9 The US Military Manual (The Law of Land Warfare FM 27-10 (1956)) insists that "the invader has successfully substituted its own authority for that of the legitimate government in the territory invaded" (para. 355) and that "the force in possession must have taken measures to establish its authority" (para. 356). The German Military Manual (Humanitarian Law in Armed Conflict – Manual (1992)) states that "the occupying power must be able to actually exercise its authority" (first emphasis mine). The 2004 British Manual appears to contain a contradiction. On the one hand it stipulates that "the occupying power [must be] in a position to substitute its own authority for that of the former government" (para. 13.3, my emphasis), but later it indicates that occupation "depends on whether authority is actually being exercised over the civilian population." (para. 13.3.2, my emphasis). See UK Ministry of Defence, The Manual of the Law of Armed Conflict (Cambridge University Press, 2004). 10 Eyal Benvenisti, Responsibility for the Protection of Human Rights under the Interim Israeli-Palestinian Agreements, Israel Law Review 28 (1995) 297, 309. 11 Case no. IT-98-34-T Prosecutor v. Naletilic, 31 March 2003. 12 Tsemel v. The Minister of Defence, 37(3) PD 365 (1983); Benvenisti, (note 2) at 181-182. 13 Anonymous v. The State of Israel (not yet published, judgment of 11 June, 2008) at para. 11. On the question whether Gaza is still occupied after the disengagement see Mustafa Mari, The Israeli Disengagement from the Gaza Strip: An End of the Occupation? Yearbook of International Humanitarian Law 8 (2005) 359 (yes);Yuval Shany, Faraway So Close: The Legal Status of Gaza after Israel's Disengagement", Yearbook of International Humanitarian Law 8 (2005) 359 (no). 14 Note, for example, Art. 55 that goes way beyond the obligations under the Hague Regulations, and requires the power in whose hands protected persons are found "to the fullest extent of the means available to it, [to] ensur[e] the food and medical supplies of the population; it should, in particular, bring in the necessary foodstuffs, medical stores and other articles if the resources of the occupied territory are inadequate."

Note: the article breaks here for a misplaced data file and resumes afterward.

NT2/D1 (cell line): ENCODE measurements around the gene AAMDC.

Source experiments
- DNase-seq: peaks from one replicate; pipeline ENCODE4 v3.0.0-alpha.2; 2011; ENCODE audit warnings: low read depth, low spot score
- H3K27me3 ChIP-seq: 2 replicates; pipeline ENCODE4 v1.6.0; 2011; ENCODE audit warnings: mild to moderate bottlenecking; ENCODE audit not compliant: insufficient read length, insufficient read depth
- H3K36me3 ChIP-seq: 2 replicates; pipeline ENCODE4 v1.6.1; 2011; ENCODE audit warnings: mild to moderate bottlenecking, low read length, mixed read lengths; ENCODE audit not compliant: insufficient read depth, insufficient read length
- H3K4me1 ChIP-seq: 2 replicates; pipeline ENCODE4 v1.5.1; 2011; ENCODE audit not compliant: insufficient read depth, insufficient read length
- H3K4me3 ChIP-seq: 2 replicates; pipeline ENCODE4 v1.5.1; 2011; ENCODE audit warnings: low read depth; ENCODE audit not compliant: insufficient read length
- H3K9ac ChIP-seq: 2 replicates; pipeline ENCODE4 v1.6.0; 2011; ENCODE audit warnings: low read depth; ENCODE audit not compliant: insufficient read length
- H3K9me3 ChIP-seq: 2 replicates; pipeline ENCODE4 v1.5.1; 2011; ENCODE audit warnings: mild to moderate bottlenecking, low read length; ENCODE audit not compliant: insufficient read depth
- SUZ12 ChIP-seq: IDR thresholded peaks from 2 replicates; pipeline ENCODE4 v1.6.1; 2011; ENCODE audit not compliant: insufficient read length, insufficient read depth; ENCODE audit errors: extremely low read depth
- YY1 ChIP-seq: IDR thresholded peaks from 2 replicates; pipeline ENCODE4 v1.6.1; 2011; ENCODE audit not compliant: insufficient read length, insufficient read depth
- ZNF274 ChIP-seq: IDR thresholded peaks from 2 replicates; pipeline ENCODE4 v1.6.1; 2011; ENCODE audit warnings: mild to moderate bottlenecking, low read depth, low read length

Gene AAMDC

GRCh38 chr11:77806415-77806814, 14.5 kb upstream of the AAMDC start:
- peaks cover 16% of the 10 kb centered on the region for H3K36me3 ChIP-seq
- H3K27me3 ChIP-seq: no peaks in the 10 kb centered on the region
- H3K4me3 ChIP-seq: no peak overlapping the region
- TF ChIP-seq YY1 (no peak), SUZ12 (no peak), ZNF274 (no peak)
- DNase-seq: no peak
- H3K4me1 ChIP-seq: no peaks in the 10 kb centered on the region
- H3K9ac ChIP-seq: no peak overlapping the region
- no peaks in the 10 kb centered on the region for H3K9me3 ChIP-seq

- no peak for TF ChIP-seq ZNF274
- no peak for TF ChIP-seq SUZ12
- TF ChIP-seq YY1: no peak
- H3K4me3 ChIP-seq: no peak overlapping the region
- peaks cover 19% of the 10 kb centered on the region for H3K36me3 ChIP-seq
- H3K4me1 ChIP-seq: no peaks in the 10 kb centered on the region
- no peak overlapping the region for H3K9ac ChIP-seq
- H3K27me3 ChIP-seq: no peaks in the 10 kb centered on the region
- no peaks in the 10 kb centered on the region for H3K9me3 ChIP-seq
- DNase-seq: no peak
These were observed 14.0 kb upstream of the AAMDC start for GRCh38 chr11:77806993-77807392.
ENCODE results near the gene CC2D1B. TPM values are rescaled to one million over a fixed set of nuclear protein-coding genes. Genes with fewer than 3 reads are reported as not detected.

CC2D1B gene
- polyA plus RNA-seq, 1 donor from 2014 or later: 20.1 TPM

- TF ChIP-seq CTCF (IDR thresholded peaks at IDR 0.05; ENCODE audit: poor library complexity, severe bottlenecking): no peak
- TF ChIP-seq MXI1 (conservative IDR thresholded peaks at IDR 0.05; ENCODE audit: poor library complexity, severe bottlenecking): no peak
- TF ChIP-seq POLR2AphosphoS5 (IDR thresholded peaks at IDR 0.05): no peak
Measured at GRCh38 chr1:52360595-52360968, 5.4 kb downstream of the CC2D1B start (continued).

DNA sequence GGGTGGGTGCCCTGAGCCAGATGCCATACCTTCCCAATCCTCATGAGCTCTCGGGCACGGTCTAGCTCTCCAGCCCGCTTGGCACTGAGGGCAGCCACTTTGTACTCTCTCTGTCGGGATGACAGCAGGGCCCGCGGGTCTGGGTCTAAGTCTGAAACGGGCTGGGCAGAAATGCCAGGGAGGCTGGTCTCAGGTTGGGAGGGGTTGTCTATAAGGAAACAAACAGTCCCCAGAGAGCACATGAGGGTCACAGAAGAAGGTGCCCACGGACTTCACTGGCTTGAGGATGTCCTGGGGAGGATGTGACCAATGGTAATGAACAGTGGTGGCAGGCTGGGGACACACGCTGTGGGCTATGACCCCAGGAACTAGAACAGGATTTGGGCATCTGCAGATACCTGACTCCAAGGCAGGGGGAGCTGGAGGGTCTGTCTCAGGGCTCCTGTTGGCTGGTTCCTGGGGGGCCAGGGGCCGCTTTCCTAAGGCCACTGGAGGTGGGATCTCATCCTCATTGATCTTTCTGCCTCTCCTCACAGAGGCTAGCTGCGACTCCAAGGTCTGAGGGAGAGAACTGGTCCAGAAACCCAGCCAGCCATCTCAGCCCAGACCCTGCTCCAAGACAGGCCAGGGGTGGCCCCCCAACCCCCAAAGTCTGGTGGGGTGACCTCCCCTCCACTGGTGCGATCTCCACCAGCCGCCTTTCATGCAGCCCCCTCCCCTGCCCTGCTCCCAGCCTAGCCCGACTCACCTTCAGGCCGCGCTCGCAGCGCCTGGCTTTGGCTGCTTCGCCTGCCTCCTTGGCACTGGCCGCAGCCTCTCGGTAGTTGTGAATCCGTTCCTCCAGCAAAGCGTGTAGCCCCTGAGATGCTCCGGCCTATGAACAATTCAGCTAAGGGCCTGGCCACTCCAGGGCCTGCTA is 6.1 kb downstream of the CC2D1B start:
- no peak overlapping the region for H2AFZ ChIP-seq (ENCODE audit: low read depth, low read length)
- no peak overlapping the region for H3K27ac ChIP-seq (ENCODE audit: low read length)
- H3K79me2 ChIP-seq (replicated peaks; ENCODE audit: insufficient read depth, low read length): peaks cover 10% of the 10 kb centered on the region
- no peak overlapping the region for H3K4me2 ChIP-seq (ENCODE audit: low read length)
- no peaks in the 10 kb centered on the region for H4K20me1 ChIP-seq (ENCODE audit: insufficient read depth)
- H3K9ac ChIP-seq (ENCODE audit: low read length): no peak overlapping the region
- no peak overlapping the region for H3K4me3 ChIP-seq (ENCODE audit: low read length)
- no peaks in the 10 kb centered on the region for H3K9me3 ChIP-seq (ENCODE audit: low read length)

foreign army" also in occupied territories, but does not have its own definition of occupation, or of the circumstances where people "find themselves" in the occupant’s hands. In principle, one could have argued that those provisions of the 4th Geneva Convention related to occupied territory had no independent existence and were complementary to the occupation regime established by the Hague Regulations, and thus become applicable only in situations defined by Article 42 of the Hague Regulations.15 But such an interpretation would have meant, for example, that a foreign army that had not established its own authority over the civilian population was not precluded for example from deporting them or from transferring parts of its own civilian population into the territory. This outcome clearly runs contrary to the object and purpose of the 4th Geneva Convention to safeguard Protected Persons. Hence, at least with respect to obligations under the 4th Geneva Convention, the determination of the existence of occupation must not be dependent on actual authority being exercised by the foreign army.16 This conclusion is apparently endorsed indirectly by the ICJ in Congo/Uganda judgment which states that a foreign army that has not established its authority nevertheless bears at all times the responsibility for all actions and omissions of its own military forces (as opposed to those of third parties) in the enemy territory in breach of its obligations under international humanitarian law which are relevant and applicable in the specific situation.17 The same paragraph adds that the foreign army, even if it is not formally an occupant, could still be responsible for violations by its troops of relevant and applicable rules of international human rights law.
Under the test of actual control, occupation ends when the occupant no longer exercises its authority in the occupied territory. Under the test of potential control, occupation ends when the occupant is no longer capable of exercising its authority. Note, however, that even if occupation has ended (in either of those readings), and the occupant is relieved from its obligations under the Hague Regulations, it may still be bound by certain obligations under the 4th Geneva Convention of 1949. The 4th Geneva Convention enumerates several obligations – indeed quite substantial positive obligations14 – applicable toward individuals who "find themselves in the hands of a 5
15 According to Art. 154 of the Convention, the provisions of the Hague Regulations are supplementary. 16 The potential control requirement seems an appropriate test for imposing certain Convention obligations that are related to the administration of the occupied area in the post-hostilities stage. 17 Note 7 at para 180. 18 The Naletilic decision, (note 11) at para. 218.